(Chicago, IL) In a recent report published by My Brain Industries, it appears that Walgreens has for many years predominately sold only two products: wine and Oreos. According to the study that surveyed thousands of Walgreens stores, the majority of items in their establishments are nothing but cardboard with pictures of the actual products printed on them. Have we all simply been living a shared delusion that we are at the store for anything but our basest desires? How have we allowed this to continue? And, most importantly, what is the other 20% of the products they are selling?
The report did not go into specifics beyond this initial revelation, but it did show that this is not a recent trend. Apparently the highest they reached was in 1995 when Oreos and Wine reached an unprecedented 92% of their total sales for the year. This means that for the past 20+ years they have been lying to us, their devoted customer base. A customer base that apparently has an alcohol and sweets problem.
In order to get the best possible answers about this issue, I went down to my local Walgreens and asked a few patrons what they thought about this study.
“Honestly I’m not surprised,” admitted Juan, a freshman at Depaul. “I can’t remember ever making a purchase that wasn’t wine and Oreos.”
“Heed my warning,” began a man standing outside the Walgreens who asked to be interviewed unprompted. “Walgreens is just the beginning. Soon we will all be buying products that we have no use for, that have no purpose. We will take them home and say, ‘Look at us! We are living life!’ The truth is that we will have been dead for centuries. It will all have been a shared illusion or delusion. Heed my warning!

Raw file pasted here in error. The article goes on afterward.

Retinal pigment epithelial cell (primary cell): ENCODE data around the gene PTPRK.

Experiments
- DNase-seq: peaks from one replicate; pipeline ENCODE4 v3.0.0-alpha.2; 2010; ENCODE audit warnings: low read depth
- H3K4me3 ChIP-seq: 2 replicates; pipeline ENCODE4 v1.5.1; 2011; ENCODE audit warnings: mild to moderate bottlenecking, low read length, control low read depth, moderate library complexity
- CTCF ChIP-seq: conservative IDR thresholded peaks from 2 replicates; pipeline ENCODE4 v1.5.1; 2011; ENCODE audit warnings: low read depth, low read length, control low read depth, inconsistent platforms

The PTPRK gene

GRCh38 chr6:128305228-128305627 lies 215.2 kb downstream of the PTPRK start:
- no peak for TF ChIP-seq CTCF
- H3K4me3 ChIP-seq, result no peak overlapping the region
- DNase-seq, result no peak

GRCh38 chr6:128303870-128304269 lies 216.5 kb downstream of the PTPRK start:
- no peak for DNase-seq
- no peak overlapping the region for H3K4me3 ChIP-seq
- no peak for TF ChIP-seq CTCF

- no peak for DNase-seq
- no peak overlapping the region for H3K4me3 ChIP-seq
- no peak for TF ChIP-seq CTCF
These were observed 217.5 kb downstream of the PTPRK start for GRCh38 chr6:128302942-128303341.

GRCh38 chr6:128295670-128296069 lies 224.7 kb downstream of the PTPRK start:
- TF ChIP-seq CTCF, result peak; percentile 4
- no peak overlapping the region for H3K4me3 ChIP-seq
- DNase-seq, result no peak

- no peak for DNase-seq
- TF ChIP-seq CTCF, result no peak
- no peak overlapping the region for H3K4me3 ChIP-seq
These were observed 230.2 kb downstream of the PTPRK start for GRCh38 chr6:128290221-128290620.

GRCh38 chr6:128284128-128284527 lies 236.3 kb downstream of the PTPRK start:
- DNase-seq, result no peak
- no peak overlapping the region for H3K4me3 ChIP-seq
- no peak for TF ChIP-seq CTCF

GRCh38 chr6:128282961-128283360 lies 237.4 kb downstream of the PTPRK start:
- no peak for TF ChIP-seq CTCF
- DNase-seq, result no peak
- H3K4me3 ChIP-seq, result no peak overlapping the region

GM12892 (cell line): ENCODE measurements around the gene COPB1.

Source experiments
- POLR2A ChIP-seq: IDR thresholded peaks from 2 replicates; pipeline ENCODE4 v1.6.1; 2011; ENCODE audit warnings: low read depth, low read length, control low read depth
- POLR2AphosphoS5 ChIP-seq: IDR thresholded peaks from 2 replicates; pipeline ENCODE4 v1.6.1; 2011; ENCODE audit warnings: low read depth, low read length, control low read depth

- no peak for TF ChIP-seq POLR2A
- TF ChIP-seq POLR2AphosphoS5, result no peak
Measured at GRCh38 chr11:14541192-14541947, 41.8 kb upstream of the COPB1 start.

It’s as if that guy doesn’t even know what late capitalism is.
D’Arcy Crayton responded to my question by showing me her shopping bag. “As you can see, I’m not like those other normies.” And it was true. D’Arcy had filled her entire bag with fresh mud from down by the stream. We nodded in agreement with her until she let us be, failing to put her hex on us as she had intended. We win this round D’Arcy.
“I guess it makes sense since about 80% of my personal diet is just those two things,” said Stu Mitchell, who was clearly stoned. “I mean, that and something else. If you get what I’m saying,” Stu then tried to give us a high five but gave up halfway through.
The final person we spoke to was Candyce, a Walgreens cashier who told us genuinely “I hate everyone that comes in here and I hate this corporation. I was at work and got my period the other day so I went to grab some pads and they were nothing but cardboard boxes. I checked and they have zero supplies that people actually need. How does this place even function?”
When we asked her why she worked somewhere she hated so much she simply shrugged and said “I need the cash.” It was vague.
Turns out our trip to Walgreens left us somehow more confused than we were before. Don’t worry though, we remembered to get the wine and Oreos. What are we, assholes?
This article was written by Nathan Ellwood, who, if you can’t tell, really needs to make a Walgreens trip. Follow him for more on Twitter @NPEllwood.